In the just concluded week, the Bill seeking to separate the office of the Attorney General of the Federation (AGF) from that of the Minister of Justice sailed through second reading in the House of Representatives yesterday, December 13, 2019.
With the current stance of Section 150 of the 1999 Constitution (as amended), appointed Minister of Justice also doubles as a chief law officer of Nigeria which the Lower House Legislators, especially the Chief Whip of the House of Representative, Mohammed Tahir Monguno (sponsor of the Bill), believe aggravate political interference in the operations of the AGF.
According to the ex-AGF, Mr. Muhammed Bello Adoke, who also called for split of the two offices, when acting as Attorney-General, one is answerable to no one but his conscience and the interest of justice, but while in capacity as minister, one must take directives from the President and do the President’s bidding.
Hence, the primary responsibility of the AGF, to be the guardian of the constitution as he advises government to ensure that the rule of law is maintained, conflicts with his responsibility to assist the President in the discharge of his executive functions as the actions of government sometimes conflict with the interest of citizens.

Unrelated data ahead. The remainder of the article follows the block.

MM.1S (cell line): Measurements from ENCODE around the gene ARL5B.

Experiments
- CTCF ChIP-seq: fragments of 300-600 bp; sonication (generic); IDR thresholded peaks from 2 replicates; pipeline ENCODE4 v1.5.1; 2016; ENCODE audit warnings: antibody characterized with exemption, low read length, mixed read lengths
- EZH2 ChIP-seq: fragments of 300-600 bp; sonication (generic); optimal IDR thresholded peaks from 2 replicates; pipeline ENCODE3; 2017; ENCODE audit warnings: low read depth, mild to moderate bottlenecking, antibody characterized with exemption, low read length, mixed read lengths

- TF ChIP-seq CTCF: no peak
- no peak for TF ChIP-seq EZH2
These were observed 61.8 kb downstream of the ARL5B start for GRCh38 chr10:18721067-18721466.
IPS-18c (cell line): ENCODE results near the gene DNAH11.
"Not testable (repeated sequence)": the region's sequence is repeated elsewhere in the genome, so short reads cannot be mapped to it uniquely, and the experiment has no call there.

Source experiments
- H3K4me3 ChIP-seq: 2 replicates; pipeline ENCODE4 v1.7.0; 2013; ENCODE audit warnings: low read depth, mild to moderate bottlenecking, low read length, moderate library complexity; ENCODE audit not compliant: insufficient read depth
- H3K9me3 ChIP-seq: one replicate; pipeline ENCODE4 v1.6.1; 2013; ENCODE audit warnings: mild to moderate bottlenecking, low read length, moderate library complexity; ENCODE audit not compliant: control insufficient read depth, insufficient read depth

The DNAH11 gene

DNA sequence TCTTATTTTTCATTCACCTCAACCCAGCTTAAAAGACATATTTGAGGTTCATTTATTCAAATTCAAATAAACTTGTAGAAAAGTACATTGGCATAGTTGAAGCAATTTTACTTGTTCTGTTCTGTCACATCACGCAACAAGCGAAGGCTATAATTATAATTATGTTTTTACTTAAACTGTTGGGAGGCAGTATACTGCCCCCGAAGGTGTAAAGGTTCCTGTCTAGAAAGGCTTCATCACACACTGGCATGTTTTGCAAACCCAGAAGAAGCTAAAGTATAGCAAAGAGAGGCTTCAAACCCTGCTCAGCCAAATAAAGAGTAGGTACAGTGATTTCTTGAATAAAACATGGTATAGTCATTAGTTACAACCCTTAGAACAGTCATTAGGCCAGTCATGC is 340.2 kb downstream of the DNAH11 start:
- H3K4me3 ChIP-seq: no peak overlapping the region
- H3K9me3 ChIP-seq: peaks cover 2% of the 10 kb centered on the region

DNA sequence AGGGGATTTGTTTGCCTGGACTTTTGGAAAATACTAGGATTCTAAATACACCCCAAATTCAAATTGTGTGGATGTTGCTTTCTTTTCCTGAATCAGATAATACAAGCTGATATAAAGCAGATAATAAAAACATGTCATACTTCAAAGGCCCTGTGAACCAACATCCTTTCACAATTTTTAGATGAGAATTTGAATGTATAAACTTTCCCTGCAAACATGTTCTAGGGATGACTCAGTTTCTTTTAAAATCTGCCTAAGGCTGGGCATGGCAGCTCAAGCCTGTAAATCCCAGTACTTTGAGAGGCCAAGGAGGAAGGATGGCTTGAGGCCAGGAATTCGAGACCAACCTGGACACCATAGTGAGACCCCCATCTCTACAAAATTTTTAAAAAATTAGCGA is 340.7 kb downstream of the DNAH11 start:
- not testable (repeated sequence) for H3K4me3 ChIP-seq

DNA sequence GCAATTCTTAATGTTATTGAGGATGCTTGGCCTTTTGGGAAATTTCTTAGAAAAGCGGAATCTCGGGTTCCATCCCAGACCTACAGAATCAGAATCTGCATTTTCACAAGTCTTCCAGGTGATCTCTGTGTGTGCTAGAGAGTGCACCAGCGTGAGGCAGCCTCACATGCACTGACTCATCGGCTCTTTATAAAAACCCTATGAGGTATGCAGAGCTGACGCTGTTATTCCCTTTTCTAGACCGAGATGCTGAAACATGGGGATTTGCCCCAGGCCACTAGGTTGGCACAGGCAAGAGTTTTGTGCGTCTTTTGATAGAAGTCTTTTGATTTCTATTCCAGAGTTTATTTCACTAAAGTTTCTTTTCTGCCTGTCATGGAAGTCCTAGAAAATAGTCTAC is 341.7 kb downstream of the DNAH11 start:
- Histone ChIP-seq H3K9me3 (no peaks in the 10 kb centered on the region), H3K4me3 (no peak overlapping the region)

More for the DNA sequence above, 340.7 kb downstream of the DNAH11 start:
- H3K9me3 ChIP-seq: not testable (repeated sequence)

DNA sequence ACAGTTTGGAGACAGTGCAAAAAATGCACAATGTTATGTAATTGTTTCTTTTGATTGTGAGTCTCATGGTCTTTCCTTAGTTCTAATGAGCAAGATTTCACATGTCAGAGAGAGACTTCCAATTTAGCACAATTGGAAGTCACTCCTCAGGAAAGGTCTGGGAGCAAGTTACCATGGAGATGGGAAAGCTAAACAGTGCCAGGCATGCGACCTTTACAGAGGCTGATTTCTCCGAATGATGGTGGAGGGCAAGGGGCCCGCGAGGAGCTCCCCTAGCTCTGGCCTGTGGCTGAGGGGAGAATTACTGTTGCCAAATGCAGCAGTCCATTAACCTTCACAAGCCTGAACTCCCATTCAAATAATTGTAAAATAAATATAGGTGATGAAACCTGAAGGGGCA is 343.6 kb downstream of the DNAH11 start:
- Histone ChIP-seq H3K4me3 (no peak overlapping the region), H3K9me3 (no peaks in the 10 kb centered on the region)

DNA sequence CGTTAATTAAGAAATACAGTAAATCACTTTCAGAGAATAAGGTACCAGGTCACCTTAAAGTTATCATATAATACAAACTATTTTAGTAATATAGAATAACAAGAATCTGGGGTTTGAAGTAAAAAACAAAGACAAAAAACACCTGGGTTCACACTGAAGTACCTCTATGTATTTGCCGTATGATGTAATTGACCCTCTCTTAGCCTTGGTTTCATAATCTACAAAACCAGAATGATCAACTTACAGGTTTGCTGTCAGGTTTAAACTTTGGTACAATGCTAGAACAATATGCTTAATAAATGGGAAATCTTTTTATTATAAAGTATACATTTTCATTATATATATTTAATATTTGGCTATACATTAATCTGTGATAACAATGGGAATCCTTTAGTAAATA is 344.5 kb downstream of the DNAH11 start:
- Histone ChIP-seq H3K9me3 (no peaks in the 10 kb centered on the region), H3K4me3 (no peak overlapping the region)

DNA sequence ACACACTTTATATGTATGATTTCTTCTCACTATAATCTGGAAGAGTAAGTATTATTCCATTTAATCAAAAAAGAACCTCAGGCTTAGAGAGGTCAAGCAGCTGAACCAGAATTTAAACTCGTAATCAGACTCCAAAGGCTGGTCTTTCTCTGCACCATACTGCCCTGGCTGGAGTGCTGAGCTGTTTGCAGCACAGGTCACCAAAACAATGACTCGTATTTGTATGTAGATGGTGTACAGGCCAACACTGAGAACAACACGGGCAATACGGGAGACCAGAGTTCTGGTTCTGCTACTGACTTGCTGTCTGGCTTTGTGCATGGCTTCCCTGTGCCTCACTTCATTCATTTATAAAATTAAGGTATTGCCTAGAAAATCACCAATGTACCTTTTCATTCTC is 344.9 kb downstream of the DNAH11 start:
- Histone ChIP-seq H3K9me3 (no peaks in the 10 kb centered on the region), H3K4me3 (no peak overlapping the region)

Meanwhile, the AGF and Minister of Justice, Abubakar Malami reportedly took over the prosecution of all the charges against detained pro-democracy activist and convener of “RevolutionNow” Protest, Omoyele Sowore from the Department of State Security (DSS), in line with provisions of sections of 150(1) and 174(1) (a-c) of the 1999 Constitution (as amended).
According to the Minister of Justice, the Federal Government was committed to respecting the sanctity of the rule of law, protecting the virtues of human rights and ensuring speedy dispensation of justice in the matter.
We feel it is time Nigeria towed the line of countries with advanced democracies such as, United Kingdom, and split the merged offices of the chief law officer and Justice Minister, in order to ensure effective administration of the rule of law.
With AGF occupying an independent office, it would be insulated from partisanship, guarantee financial independence, provide security of tenure and make the holder of the office to be autonomous in thinking and approach to the idea of justice.
Hence, we see the case of Omoyele Sowore which was recently taken over by the AGF and Minister of Justice as a litmus test to the effectiveness of the AGF’s office to work in public interest.